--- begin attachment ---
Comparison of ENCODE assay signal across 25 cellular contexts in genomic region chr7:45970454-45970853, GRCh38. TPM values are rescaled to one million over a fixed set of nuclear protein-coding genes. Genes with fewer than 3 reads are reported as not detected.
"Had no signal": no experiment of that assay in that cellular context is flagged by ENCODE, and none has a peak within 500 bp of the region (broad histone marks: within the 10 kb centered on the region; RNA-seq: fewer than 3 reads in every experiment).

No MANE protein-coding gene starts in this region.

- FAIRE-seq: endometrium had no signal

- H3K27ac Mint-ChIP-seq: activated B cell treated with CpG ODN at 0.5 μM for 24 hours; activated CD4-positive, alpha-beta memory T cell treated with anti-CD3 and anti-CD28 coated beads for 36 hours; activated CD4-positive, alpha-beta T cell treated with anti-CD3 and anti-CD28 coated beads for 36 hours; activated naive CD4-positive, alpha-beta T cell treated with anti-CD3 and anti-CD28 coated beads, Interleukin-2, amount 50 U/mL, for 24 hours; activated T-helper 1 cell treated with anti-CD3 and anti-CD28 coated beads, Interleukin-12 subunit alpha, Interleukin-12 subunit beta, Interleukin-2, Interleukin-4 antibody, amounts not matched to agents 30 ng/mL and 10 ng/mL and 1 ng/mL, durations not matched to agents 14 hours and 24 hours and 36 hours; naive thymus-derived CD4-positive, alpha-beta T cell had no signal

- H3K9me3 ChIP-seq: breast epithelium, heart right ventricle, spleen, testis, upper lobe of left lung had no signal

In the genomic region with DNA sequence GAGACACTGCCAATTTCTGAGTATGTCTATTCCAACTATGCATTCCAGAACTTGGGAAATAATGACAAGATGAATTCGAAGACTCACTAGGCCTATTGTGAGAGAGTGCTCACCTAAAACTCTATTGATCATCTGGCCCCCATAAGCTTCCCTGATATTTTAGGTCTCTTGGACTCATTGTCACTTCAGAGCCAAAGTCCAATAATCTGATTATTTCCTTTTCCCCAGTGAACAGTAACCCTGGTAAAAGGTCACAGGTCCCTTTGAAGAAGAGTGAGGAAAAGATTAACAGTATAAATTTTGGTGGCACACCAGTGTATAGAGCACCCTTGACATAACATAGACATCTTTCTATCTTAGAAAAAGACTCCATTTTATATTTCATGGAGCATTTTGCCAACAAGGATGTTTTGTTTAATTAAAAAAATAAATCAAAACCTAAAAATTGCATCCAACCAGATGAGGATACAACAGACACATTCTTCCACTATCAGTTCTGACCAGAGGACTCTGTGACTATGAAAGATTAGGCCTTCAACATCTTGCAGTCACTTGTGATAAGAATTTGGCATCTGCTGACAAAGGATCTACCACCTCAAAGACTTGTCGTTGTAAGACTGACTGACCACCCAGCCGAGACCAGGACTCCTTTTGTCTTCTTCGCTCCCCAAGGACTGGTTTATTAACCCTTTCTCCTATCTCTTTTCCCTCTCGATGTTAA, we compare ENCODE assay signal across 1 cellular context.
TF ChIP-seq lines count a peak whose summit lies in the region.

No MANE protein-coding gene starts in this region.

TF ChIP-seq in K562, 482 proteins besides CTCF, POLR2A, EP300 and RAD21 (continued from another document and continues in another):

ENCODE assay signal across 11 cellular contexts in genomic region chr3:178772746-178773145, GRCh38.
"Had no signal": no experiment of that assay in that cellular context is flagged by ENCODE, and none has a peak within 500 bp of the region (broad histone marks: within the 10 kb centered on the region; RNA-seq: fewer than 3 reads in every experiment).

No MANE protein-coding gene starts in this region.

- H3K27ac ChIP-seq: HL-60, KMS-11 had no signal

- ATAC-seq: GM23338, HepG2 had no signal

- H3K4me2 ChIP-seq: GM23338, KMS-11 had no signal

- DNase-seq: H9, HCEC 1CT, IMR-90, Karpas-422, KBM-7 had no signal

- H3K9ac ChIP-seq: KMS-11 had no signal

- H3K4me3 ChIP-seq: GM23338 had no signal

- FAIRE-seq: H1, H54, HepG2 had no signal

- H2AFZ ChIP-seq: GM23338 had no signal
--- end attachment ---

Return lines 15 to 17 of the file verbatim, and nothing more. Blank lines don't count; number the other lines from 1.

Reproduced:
- ATAC-seq: GM23338, HepG2 had no signal

- H3K4me2 ChIP-seq: GM23338, KMS-11 had no signal

- DNase-seq: H9, HCEC 1CT, IMR-90, Karpas-422, KBM-7 had no signal